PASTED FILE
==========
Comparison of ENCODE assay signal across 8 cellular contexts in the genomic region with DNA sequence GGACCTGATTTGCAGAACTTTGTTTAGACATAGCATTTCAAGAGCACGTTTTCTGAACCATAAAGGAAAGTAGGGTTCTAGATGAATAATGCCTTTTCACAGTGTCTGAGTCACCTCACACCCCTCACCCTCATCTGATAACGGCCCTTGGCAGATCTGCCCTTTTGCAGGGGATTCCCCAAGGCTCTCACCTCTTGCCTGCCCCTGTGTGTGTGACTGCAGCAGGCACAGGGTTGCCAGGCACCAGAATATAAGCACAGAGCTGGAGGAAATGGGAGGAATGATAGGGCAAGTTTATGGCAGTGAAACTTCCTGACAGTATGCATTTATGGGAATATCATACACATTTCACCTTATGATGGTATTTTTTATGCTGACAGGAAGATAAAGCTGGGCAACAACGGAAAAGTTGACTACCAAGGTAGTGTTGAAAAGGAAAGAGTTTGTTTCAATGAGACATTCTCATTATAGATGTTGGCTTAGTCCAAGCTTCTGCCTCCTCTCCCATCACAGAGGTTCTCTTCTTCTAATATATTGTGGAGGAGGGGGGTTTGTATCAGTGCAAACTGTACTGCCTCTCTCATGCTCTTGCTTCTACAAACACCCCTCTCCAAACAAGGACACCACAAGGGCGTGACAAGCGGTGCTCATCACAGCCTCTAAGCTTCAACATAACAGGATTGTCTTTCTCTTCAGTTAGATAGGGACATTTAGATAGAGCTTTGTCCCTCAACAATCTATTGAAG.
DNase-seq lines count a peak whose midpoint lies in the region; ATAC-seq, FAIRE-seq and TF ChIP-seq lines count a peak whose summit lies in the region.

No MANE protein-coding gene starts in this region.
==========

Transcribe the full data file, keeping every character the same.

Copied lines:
Comparison of ENCODE assay signal across 8 cellular contexts in the genomic region with DNA sequence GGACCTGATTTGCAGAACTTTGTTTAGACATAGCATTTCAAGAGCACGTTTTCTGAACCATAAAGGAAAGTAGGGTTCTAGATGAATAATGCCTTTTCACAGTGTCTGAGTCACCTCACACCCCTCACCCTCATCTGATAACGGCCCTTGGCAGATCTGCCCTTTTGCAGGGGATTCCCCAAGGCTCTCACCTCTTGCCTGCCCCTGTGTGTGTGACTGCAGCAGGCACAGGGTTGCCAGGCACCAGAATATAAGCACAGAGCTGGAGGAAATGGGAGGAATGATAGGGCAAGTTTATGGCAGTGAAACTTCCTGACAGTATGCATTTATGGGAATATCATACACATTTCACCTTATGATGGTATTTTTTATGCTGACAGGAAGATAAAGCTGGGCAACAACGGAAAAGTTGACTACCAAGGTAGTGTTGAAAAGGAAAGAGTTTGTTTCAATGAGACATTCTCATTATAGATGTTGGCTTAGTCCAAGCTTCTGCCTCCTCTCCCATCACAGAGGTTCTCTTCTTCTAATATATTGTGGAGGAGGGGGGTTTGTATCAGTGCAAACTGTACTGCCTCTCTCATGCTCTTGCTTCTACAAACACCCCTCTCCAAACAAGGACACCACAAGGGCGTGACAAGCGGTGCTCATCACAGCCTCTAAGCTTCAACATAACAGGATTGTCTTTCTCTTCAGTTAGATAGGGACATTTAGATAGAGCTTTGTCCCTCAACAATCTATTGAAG.
DNase-seq lines count a peak whose midpoint lies in the region; ATAC-seq, FAIRE-seq and TF ChIP-seq lines count a peak whose summit lies in the region.

No MANE protein-coding gene starts in this region.